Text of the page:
Below is the text of Mr Major’s doorstep interview in Islamabad, held on Sunday 12th January 1997.
Prime Minister, what issues did you discuss in your talks with our Prime Minister?
We had some very interesting and worthwhile discussions. They overran a little and I think that reflects the fact that we covered a lot of ground and they were very interesting. Let me summarise some of the things we discussed for you. We discussed, of course, the celebrations for the 50th Anniversary of Independence, we discussed the many events that will be taking place both in the United Kingdom and in Pakistan, and in particular The Queen’s visit in October and the arrival of the Royal Yacht and the Lord Mayor of London earlier in the year. We regard this as a very important anniversary and we are very anxious to make sure that it is a success.
We also spent a lot of time discussing the trade and investment opportunities. I have brought with me to Pakistan a very distinguished large group of very senior businessmen, indeed there are no more senior businessmen that I have brought with me, to Pakistan. We have seen over the last few years a significant increase in trade between our two countries and a truly remarkable increase in British investment in Pakistan. And the Prime Minister and I have been discussing this and we have been discussing the tremendous opportunities that exist to increase mutual trade and to accelerate investment in Pakistan and I very much hope that we are going to be able to achieve this.
We discussed also the drugs problems. We are working together to deal with the drugs problems. As you may recall, the United Kingdom were able to provide two helicopters recently to help in that. We began discussions on further measures that we might be able mutually to take to deal with the problems of drugs.
We discussed a series of individual trading matters and I raised earlier in my private discussion with the Prime Minister our continuing concern about the kidnapped captives from Kashmir. Those and a range of other matters were part of our agenda this afternoon. I don’t promise you that that is an absolutely comprehensive list of the things we discussed, but it is at least a good starting point for you.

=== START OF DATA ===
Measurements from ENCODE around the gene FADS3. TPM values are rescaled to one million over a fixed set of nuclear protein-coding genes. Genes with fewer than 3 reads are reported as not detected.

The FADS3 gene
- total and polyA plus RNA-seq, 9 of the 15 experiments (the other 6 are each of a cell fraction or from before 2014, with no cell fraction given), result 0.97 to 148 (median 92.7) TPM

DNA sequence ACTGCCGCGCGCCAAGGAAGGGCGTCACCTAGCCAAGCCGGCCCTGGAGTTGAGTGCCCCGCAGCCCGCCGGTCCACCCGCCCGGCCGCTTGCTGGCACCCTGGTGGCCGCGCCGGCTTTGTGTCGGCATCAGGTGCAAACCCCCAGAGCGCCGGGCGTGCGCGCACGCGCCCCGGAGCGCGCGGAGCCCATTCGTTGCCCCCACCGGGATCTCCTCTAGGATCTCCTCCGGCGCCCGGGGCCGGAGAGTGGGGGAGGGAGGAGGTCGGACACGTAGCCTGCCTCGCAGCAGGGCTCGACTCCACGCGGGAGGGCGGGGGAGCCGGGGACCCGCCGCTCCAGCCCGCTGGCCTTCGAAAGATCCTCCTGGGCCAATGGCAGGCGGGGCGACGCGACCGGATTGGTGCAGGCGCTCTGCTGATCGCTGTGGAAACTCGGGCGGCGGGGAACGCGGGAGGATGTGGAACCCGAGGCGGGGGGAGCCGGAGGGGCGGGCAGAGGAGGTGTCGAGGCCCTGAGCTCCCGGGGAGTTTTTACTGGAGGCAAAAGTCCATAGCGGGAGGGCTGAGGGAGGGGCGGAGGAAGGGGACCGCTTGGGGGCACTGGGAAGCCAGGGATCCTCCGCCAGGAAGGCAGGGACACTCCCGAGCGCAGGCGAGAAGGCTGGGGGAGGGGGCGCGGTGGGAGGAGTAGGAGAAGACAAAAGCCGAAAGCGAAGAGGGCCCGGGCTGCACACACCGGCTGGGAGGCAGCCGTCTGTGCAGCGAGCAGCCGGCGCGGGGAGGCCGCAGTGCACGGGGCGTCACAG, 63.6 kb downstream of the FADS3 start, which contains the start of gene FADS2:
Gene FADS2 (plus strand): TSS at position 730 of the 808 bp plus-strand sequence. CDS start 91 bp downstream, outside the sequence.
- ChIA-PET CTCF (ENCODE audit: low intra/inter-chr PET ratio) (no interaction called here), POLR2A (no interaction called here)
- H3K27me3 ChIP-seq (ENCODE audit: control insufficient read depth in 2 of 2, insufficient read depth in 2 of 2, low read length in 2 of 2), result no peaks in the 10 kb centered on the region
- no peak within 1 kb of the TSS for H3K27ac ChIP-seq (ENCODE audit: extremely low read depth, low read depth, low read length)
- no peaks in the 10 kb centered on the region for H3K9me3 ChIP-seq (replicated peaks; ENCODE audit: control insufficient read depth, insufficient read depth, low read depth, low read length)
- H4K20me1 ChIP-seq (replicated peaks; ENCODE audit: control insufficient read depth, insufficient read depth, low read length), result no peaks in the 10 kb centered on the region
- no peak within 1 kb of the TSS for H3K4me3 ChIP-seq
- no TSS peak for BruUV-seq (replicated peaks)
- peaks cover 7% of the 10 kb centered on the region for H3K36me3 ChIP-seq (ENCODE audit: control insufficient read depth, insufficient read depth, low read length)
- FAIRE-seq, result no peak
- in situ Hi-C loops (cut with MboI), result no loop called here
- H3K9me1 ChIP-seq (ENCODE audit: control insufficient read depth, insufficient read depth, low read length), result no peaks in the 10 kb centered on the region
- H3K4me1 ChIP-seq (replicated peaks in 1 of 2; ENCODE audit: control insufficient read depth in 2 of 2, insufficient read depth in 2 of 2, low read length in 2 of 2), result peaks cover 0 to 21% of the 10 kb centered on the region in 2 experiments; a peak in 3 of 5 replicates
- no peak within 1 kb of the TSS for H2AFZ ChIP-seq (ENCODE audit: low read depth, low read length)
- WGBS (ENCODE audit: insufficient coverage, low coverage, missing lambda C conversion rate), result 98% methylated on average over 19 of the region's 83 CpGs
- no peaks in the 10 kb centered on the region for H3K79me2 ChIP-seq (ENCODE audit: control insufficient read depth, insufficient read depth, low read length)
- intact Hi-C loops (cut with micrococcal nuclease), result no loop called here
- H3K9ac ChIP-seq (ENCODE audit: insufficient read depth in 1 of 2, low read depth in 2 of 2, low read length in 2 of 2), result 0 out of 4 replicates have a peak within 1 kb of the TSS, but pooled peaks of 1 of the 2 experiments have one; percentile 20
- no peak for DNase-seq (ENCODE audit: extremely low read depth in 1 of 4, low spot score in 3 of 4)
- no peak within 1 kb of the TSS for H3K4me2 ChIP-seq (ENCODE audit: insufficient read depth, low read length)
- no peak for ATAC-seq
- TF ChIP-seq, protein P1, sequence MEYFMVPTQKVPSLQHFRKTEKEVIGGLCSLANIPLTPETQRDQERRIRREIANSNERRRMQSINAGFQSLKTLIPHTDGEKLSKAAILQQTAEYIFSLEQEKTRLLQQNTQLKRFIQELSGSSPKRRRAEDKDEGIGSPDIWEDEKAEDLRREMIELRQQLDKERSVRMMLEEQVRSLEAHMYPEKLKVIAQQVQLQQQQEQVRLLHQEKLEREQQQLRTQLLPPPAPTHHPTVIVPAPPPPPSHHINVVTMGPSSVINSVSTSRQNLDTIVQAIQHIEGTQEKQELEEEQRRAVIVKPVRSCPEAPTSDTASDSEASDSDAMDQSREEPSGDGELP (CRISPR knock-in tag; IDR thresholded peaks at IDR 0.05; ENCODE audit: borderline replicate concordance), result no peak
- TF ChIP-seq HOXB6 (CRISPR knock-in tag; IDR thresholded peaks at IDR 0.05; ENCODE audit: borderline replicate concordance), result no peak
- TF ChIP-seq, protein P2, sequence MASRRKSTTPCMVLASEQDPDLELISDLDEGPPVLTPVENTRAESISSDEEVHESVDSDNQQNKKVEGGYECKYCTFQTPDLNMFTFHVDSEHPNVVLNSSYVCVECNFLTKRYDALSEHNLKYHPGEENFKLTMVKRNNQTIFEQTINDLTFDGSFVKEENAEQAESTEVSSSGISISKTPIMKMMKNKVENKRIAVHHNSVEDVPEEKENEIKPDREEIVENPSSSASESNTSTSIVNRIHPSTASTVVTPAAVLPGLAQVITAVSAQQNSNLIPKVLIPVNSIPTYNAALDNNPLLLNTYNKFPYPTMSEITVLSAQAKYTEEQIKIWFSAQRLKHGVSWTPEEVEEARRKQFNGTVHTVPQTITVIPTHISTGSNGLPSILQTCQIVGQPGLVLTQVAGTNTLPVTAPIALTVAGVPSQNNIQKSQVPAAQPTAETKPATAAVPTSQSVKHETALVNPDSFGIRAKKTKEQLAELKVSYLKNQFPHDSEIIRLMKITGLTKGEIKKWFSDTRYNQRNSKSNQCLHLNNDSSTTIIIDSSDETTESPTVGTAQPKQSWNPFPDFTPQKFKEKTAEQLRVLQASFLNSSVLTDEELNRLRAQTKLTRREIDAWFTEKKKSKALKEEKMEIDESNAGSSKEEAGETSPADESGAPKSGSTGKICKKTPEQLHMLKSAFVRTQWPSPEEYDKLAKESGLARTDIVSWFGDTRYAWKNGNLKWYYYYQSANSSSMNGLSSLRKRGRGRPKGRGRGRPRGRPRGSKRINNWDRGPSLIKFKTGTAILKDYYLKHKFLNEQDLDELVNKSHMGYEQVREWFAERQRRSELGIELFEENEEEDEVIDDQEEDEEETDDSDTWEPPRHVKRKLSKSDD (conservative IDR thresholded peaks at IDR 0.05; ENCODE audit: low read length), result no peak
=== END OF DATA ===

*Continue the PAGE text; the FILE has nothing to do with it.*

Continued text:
There are serious human rights violations in occupied Kashmir, would you please comment on this?
We are very concerned about human rights violations wherever they occur, and we will have the opportunity to discuss Kashmir. We didn’t discuss Kashmir at length this afternoon. I am sure we will discuss Kashmir at greater length tomorrow, that is certainly the case, but thus far we didn’t. So we will deal with that and other matters tomorrow.
Do you think that Kashmiris should be given the right of self-determination under the UNO?
We will be discussing Kashmir tomorrow and I will comment on it when we have discussed it tomorrow?
Did the question of Afghanistan come up in the discussions?
The question of Afghanistan did come up in the discussions, it came up in the context of drugs initially, but also our concern to make sure that there is a ceasefire and a proper series of negotiations in Afghanistan and that the Taliban and others cooperate with the United Nations Special Mission, and we spent some time discussing that.
Since you are coming here from New Delhi and Dhaka, what is your assessment about the regional security situation and what role can Britain play to promote peace and stability in South Asia and to discourage the arms race initiative by our eastern neighbour, India?
We are very keen to see greater security in Asia. I understand the problems that have arisen with China, with India and Pakistan and they are matters also that we will be discussing tomorrow. We have not yet had the opportunity of discussing them this afternoon, it has been a preliminary discussion. But at the end of the day, that improvement of security cannot be brought about by external forces, it can best be brought about by agreements between India, Pakistan and, where appropriate, China. We would very much like to see such agreements, we have made no secret of that. We are very keen to see an ending of the arms race, particularly insofar as nuclear weaponry is concerned. But essentially the decisions are actually going to have to be taken by the nations themselves. We would actively seek to see that happen, we think it would be very desirable that it does happen and I daresay that is another matter we will have the opportunity to talk about tomorrow. But this afternoon the Prime Minister and I have principally been talking about trading and related matters.